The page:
Saturday, December 9, 2023

Update: New Surf City law that would allow LED signs postponed to July vote

Surf City Council will vote on a new ordinance to allow LED message signs, like the sign pictured here on Market Street in Wilmington advertising an upcoming party. (Port City Daily photo/Mark Darrough)

UPDATE (11:20 a.m.) — Surf City Council voted unanimously to delay a vote on allowing LED signs in commercial and office zoning districts to the council meeting on July 7.

Councilman Dwight Torres raised the issue late Tuesday morning during a council meeting, urging fellow councilmembers to consider more time for public input, especially until the minutes of the April Planning Board meeting are published. At that meeting, the board voted to approve a proposed ordinance that would allow LED signs (read its restrictions at the bottom of this article).

Councilman Don Helms made a motion to postpone the vote to July and to examine the issue at the June 19 workshop meeting, which would allow for public comment. Torres seconded the motion, followed by the rest of Council.

SURF CITY — Surf City Council will vote on a new ordinance to allow electronic copy LED signs for businesses in commercial and office zoning districts.

The vote will take place after a public hearing during a Town Council meeting on Tuesday morning. (Residents can leave public comments at 910-338-5510 and watch the meeting virtually here beginning at 10 a.m.).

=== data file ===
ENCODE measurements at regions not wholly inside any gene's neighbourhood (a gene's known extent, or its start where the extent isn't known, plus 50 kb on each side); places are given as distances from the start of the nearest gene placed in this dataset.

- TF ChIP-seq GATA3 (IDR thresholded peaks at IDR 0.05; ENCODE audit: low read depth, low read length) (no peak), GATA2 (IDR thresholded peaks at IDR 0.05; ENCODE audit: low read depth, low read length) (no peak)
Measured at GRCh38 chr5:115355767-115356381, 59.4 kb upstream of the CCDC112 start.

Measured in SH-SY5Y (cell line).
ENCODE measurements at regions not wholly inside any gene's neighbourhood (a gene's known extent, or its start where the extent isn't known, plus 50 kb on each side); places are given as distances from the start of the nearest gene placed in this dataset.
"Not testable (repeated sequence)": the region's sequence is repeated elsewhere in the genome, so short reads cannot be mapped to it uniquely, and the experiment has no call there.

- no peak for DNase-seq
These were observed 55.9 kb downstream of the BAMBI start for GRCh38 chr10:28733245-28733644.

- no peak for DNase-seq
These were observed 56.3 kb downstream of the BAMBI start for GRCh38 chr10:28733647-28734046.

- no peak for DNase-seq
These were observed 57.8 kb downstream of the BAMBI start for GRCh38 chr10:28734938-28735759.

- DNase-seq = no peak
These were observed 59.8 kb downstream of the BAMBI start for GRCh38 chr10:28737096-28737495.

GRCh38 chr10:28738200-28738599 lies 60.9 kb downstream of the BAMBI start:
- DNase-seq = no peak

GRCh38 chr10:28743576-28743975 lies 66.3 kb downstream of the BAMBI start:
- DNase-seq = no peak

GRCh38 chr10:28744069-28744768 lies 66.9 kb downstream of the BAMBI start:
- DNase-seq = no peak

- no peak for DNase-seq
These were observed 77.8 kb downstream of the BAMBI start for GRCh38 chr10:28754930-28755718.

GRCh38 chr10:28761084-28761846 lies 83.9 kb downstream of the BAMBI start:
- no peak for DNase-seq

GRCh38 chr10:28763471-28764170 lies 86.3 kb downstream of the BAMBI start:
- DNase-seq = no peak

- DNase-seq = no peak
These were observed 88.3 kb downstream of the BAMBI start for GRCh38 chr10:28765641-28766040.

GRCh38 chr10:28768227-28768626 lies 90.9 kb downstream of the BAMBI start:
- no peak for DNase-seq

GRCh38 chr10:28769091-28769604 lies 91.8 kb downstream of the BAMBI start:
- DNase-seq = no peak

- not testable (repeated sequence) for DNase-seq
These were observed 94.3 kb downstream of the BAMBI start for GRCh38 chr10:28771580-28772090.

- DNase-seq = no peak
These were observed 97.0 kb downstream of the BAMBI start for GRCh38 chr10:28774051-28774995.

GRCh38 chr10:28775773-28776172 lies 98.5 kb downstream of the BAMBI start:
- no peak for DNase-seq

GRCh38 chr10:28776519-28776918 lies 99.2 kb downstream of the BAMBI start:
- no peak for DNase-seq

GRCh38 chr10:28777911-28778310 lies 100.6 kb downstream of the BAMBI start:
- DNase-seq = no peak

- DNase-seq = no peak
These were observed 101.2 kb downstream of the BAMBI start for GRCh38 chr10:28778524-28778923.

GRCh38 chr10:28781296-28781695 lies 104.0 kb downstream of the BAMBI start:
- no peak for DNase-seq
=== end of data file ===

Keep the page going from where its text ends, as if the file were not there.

RELATED: Surf City Planning Board tables vote to lift ban on LED signs for businesses

A vote will go before Council after the Planning Board originally tabled its own specific recommendations for LED signs and requested planning staff to address various concerns, including why certain nearby towns like Topsail Beach and Kure Beach opposed LED signs and what zoning districts would be allowed to display the signs.

Although the board voted to make a formal recommendation to Council, it tabled a vote on the proposed ordinance itself in order to make amendments, and again tabled a vote during its March meeting.

During the February motion to allow LED signs, only board member Jimmy Campbell voted against the motion to allow LED signs. He asked whether the town had only received three requests for LED signs to date, and Town Planner Amy Kimes responded that her staff had in fact only received three requests since she became the town planner in November. The town’s building inspector, Steve Padgett, noted that only three requests had been made within the past year.

But according to an agenda packet for the May 6 meeting, Kimes said that staff reached out to the board to request direction regarding the allowance of LED signs because “these sign requests are becoming more prevalent.”

During the March meeting, Kimes said that in her research of other municipalities that prohibited LED signs, the general concern was “of becoming a Myrtle Beach,” according to recorded minutes of the meeting. She also noted “that Pine Knoll Shores stated the LED signs would not keep with the character, history or beauty of their town.”

Mayor Doug Medlin asked how the town would measure the brightness of the signs in order to meet the proposed ordinance’s illumination requirements, also suggesting “not to adopt an item in the ordinance that could not be enforced,” according to the meeting minutes.

“Mrs. Kimes asked Jake Allen how did other towns monitor/enforce nighttime nits [the measuring unit of illumination level]. The Sign Guy stated other towns have an employee to traverse the town to observe nits and can visibly tell if they are too bright,” according to the meeting minutes.

In April, the board approved the ordinance (see its various restrictions at the bottom of this article) on a seven-to-one vote.